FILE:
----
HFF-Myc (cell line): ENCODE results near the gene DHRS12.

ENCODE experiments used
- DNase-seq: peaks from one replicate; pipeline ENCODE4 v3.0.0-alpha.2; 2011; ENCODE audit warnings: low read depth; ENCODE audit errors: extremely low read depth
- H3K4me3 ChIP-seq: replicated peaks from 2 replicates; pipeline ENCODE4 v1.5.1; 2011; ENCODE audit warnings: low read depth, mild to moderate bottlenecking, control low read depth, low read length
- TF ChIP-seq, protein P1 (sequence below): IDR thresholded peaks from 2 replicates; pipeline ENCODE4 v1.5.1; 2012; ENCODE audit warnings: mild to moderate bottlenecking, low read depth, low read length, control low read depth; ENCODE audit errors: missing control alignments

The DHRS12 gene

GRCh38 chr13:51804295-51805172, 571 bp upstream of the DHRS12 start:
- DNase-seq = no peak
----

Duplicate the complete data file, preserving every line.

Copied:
HFF-Myc (cell line): ENCODE results near the gene DHRS12.

ENCODE experiments used
- DNase-seq: peaks from one replicate; pipeline ENCODE4 v3.0.0-alpha.2; 2011; ENCODE audit warnings: low read depth; ENCODE audit errors: extremely low read depth
- H3K4me3 ChIP-seq: replicated peaks from 2 replicates; pipeline ENCODE4 v1.5.1; 2011; ENCODE audit warnings: low read depth, mild to moderate bottlenecking, control low read depth, low read length
- TF ChIP-seq, protein P1 (sequence below): IDR thresholded peaks from 2 replicates; pipeline ENCODE4 v1.5.1; 2012; ENCODE audit warnings: mild to moderate bottlenecking, low read depth, low read length, control low read depth; ENCODE audit errors: missing control alignments

The DHRS12 gene

GRCh38 chr13:51804295-51805172, 571 bp upstream of the DHRS12 start:
- DNase-seq = no peak